Biologists have been giving us new insights into the habits and habitats of turkeys. Everything we learn can help us out-fox these clever birds.
As the Seasons Change
During the colder months, gobblers (adult turkeys) flock together. As the days grow longer, gobblers start to think about girls (hens and jennys).
In the spring months, the jakes (young males) leave their mothers. As this group of offspring grows older, the mother hens start dreaming of raising new poults (infant turkeys). Things are changing.
The increase in sunlight hours in spring brings about the turkeys’ spring mating ritual. States that have spring turkey seasons set the dates when turkeys are spending their time breeding instead of watching hunters.
Gobblers Think They Are ‘Hot Stuff’
By the time breeding begins, the gobblers have established the pecking order within their group. The “biggest, baddest’ gobbler gets to breed with the most females. While “Big Boy” is out romancing one hen, the other gobblers are looking for other receptive females – before “Big Boy” gets back.
Looking at the image above, it is easy to see that gobblers have convinced themselves that they are ‘hot stuff’ and that the hens should come running before the head gobbler tires of the mating game (an unlikely occurence).
In spite of the fact that gobblers don’t do a lick of work towards getting the nests ready, nor do they take a tour of duty during incubation time, nor do they even give a morsel to the new poults, these guys still expect the females to come to them for mating!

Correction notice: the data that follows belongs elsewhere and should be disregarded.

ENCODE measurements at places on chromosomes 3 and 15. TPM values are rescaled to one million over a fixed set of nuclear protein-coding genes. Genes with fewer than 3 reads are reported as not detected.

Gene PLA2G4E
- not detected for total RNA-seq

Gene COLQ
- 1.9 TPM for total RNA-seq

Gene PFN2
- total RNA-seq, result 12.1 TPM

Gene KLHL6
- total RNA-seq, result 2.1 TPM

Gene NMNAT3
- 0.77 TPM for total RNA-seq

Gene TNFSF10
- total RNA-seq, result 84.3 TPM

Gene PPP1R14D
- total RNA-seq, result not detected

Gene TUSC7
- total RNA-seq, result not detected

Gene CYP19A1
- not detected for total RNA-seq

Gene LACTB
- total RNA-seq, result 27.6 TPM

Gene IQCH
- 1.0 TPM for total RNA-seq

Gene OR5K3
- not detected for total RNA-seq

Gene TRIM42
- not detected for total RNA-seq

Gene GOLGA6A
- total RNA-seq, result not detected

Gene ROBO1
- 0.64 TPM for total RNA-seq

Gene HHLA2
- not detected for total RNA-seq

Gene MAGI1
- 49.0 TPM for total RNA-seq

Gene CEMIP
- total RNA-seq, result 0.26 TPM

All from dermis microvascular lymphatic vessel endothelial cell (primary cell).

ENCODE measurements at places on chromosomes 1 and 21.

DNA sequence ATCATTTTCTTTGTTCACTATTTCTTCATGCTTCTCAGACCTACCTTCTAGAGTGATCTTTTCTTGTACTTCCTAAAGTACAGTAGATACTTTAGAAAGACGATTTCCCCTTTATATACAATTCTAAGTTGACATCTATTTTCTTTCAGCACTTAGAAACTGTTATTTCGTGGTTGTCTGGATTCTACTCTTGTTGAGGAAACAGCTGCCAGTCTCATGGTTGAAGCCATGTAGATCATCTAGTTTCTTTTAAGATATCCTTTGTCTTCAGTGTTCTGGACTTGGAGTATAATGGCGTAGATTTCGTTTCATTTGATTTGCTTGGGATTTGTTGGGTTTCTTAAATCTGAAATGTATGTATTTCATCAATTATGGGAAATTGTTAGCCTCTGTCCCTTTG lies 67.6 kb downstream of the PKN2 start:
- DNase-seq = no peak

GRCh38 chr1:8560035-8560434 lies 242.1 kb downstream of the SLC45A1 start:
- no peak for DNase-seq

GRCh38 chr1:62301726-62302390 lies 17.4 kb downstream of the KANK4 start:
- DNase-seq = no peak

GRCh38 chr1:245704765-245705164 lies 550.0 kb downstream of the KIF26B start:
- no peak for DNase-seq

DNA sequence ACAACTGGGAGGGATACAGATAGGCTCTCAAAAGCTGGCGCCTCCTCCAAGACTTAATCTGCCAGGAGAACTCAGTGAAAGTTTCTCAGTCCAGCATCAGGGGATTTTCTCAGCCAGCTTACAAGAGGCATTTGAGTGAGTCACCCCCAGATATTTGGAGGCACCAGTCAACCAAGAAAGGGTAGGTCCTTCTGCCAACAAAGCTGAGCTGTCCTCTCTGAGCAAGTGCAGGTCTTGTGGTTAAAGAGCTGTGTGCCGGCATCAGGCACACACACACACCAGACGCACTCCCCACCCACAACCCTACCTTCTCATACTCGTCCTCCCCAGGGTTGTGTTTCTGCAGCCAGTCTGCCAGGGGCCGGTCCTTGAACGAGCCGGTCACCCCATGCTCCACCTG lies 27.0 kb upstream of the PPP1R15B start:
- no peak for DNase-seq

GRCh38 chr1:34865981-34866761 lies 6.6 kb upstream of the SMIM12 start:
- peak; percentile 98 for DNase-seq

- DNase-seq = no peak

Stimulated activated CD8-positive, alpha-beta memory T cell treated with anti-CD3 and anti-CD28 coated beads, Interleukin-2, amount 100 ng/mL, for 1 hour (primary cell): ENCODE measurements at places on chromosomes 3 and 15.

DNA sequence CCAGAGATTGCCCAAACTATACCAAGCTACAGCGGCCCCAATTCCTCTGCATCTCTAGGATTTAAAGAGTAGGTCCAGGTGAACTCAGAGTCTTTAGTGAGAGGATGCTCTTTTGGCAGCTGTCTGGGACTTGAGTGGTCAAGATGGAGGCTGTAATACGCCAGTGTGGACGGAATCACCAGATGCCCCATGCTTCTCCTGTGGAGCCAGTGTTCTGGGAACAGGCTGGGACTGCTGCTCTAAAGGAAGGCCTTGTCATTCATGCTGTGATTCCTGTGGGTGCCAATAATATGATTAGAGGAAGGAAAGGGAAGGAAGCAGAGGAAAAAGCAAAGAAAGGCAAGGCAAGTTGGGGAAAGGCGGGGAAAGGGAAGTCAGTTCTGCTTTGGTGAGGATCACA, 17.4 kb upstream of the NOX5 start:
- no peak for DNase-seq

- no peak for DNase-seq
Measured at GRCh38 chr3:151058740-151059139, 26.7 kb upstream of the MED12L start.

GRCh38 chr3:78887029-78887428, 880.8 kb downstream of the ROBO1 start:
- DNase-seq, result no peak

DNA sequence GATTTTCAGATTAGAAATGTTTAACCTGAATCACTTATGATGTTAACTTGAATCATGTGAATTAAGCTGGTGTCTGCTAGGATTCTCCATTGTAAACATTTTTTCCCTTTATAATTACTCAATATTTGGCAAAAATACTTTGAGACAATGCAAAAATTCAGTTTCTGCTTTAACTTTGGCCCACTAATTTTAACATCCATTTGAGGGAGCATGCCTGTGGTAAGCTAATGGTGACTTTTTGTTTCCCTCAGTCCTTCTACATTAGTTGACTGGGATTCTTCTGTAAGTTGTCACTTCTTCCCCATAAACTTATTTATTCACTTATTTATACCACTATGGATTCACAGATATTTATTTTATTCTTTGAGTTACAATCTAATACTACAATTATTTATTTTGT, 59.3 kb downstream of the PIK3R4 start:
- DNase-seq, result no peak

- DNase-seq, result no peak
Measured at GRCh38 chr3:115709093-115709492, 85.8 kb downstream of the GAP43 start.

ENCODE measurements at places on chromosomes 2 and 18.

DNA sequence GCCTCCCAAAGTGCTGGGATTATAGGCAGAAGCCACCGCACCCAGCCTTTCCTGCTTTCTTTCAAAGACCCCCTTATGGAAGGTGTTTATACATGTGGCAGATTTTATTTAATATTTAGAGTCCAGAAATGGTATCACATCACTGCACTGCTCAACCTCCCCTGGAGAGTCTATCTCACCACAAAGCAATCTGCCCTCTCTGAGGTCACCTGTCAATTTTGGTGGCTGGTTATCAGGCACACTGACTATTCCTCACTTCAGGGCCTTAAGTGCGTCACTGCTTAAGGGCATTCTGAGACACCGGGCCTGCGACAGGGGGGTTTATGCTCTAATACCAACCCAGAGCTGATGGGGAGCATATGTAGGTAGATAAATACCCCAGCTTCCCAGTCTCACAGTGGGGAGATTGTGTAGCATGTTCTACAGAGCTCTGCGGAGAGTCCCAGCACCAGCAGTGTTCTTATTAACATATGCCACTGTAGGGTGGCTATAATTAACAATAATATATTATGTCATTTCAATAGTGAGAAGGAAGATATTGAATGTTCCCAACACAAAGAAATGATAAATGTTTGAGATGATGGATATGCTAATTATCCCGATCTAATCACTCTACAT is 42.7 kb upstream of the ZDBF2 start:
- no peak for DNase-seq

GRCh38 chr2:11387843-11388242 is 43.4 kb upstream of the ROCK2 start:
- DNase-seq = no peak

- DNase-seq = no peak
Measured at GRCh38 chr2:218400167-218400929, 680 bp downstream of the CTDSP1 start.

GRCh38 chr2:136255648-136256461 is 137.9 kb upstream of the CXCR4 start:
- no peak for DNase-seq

Applying What You’ve Learned
As a spring hunter, you will be trying to get the males to come to you. From the above paragraph, you see that this not the way gobblers think: They call the hens to come to them! (Those girls need to unionize!)
While hens are finding and creating safe nests for their young, what are the gobblers doing? Well … preening and strutting, of course!
In the weeks before turkey season begins, you have 2 major jobs. The first one is to get a turkey caller or two — and start practicing.
I found an online site that will give you the sounds you need to learn to copy in the wild. It’s the National Wild Turkey Federation (complete with an explanation and audio of each sound).
Next Time: the rest of this article.
This blog is a companion to my website: GreatGhilliesAndGraphics.com